That first autumn, my fellow 3rd grade teachers knew just when to do what was needed. For example, a longstanding tradition is for the entire 3rd grade class to climb Mt. Cube. The children were excited, as many of them could recall older siblings talking about their own climb. Parents were generous with their time and patience as they joined us for the day of hiking. And, my fellow teachers graciously joined together to gather my own class with theirs because my presence was required, one-on-one, with a student new to our school. He had never summited a mountain, had never even been hiking. His slow and careful climbing style made it necessary for me to hang back with him. You see, my colleagues instinctively knew it was so much more important for this little boy to feel the success of making his first summit, to go at his own pace and feel pleased with his accomplishment, than it was for me to rush him along and keep him at the same pace with his more experienced classmates.

 

 

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When we finally reached the summit, the other students were packing their backpacks, ready to make the journey down. It might have taken him considerably longer, but he made it. He was able to stand on top of that mountain, gazing at the beauty of what lay out before him, and maybe most importantly, acknowledge the beauty of the courage and tenacity the lay within him. As I watched him gaze out over that mountaintop, my heart nearly burst with pride and gratitude. Knowing our pace on the way down would never match the rest of the group, my fellow teachers led the other students down the mountain, for the simple reason that it is what my student needed. Two of the parents who had joined us all that day offered to make the descent with us and give us a ride back to school. It was just one of a hundred days I would come to see a village truly raising a child. It came together to lift that child up high enough so that he could see his own potential, feel his own accomplishment, and believe in his own ability.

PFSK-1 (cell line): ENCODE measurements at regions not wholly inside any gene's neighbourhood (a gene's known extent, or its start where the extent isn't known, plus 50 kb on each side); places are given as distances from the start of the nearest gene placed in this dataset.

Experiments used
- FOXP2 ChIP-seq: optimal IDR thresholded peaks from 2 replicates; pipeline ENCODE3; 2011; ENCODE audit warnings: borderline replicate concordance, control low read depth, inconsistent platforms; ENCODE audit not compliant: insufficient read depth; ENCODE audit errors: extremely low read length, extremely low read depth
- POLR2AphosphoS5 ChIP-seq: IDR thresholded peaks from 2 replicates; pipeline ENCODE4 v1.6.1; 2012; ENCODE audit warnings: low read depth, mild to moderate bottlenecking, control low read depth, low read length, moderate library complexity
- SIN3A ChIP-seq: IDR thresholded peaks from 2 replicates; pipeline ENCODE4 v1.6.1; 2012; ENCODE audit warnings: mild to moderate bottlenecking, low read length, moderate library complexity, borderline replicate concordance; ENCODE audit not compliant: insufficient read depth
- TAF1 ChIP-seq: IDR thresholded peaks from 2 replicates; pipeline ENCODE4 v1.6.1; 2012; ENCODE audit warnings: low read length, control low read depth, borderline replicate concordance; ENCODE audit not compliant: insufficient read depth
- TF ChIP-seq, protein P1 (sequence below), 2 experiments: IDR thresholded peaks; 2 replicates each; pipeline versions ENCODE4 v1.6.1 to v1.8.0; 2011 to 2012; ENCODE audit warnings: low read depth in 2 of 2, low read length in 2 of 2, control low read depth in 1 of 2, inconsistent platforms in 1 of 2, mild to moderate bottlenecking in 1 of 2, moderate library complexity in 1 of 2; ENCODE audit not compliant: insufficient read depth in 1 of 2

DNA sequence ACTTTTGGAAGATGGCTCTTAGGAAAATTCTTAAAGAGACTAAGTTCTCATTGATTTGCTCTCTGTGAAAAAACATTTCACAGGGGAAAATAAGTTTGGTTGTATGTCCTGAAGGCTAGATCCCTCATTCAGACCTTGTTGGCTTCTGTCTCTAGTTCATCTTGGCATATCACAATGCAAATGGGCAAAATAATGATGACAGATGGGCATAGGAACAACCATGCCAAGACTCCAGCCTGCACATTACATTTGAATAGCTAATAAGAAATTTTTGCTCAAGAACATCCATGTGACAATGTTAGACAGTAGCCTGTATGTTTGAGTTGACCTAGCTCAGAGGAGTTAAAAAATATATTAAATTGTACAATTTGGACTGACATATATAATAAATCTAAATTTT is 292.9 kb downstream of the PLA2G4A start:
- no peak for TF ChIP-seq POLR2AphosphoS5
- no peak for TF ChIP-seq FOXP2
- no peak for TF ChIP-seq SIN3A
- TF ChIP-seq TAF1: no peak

The years went on and I was fortunate enough to teach other grades, team with other teachers, serve on various committees, and benefit from the help and dedication of many families. I found myself, again and again, counting my lucky stars to be part of this amazing learning community.

When my father died, it was this job that saved me. My students deserved my full presence and attention when I was there. I could not allow myself to fall into a puddle of grief and detach from them. I, too, depended on my students, and their families, to keep me grounded in this profession I love so much. Their kind words, thoughtful cards, and simple presence truly made my classroom a place to heal. And, in a bittersweet twist, I remembered that it had been my dad who had handed me a check for one hundred dollars (for school supplies, he said) when I got that first teaching job. He had been making an investment in not only that first room, but in all of my future classrooms. I could not, in good conscience, let him down, waste the hard earned money that he had trusted would foster an environment of learning and support, creativity and discovery.